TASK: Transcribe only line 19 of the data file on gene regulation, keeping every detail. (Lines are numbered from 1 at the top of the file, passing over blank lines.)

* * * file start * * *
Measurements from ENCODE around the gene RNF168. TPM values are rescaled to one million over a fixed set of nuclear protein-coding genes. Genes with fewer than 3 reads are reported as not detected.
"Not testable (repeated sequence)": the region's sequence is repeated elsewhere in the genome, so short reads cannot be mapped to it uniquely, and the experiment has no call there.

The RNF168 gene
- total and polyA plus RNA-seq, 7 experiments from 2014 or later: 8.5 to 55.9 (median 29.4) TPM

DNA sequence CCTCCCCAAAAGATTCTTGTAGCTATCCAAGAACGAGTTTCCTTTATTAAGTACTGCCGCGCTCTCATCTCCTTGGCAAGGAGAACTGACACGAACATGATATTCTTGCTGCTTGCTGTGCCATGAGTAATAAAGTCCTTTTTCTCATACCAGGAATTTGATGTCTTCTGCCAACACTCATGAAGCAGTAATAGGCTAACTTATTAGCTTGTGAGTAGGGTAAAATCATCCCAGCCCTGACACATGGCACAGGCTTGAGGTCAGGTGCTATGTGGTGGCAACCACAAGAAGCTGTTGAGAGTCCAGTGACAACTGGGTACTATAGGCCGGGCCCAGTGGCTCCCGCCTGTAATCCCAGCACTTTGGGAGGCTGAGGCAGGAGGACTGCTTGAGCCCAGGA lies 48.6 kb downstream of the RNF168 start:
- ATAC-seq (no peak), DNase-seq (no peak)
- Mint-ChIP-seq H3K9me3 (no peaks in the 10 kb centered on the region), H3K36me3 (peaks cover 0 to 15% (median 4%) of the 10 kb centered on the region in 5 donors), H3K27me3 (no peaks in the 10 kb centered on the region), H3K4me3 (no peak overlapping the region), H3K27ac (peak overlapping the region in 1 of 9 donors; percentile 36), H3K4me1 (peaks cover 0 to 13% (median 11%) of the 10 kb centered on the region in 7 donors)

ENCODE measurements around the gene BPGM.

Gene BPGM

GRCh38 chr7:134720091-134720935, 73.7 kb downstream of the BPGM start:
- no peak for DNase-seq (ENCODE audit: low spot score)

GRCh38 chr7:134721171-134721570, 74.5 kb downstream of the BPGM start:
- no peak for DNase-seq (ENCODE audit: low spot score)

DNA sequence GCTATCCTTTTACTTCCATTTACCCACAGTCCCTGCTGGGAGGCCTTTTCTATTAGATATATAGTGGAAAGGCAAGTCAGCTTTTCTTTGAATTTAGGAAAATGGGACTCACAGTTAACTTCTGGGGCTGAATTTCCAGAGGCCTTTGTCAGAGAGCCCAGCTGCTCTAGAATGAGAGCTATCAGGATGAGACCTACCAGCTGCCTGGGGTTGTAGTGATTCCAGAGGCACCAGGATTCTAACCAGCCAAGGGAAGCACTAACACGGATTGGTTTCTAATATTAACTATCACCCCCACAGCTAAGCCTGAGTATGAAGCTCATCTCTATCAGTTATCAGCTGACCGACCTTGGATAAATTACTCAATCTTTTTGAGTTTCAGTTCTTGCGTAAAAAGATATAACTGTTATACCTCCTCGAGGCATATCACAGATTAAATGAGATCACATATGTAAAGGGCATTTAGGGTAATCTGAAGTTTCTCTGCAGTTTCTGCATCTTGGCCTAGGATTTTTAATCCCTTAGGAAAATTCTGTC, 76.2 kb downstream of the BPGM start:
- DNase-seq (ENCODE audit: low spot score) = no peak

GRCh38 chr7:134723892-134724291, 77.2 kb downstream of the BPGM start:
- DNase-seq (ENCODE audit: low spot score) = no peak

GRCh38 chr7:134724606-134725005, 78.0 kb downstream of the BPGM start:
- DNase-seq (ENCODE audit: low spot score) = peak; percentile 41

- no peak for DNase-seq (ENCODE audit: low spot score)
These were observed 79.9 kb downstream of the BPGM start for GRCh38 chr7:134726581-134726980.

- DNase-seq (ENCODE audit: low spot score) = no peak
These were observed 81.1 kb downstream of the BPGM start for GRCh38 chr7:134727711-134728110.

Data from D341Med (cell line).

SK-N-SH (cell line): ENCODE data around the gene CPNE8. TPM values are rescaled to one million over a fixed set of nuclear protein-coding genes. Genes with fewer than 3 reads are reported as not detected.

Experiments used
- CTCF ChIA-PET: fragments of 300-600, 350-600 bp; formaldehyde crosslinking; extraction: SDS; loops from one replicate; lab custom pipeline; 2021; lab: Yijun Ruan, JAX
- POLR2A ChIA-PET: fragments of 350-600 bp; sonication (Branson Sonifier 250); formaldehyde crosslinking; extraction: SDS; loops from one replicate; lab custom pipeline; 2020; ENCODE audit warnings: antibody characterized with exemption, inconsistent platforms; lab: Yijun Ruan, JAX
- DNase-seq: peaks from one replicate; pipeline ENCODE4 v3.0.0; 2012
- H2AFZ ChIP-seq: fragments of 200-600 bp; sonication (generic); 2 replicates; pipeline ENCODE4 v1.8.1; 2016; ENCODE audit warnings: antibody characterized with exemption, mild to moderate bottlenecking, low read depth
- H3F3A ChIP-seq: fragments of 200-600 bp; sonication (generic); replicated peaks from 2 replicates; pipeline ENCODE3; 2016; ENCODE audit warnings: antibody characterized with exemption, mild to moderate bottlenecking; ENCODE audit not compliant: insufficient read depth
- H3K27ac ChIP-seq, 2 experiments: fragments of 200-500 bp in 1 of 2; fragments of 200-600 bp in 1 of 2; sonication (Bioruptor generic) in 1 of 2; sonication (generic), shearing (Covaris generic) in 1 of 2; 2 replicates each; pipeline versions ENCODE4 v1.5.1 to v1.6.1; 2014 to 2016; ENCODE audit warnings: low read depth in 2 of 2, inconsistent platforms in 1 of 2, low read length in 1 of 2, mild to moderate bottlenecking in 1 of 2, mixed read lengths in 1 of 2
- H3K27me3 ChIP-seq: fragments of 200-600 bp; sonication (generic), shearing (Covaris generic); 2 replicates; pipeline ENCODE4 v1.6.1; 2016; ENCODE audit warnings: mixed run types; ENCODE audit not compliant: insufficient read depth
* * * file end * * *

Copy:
- DNase-seq (ENCODE audit: low spot score) = peak; percentile 41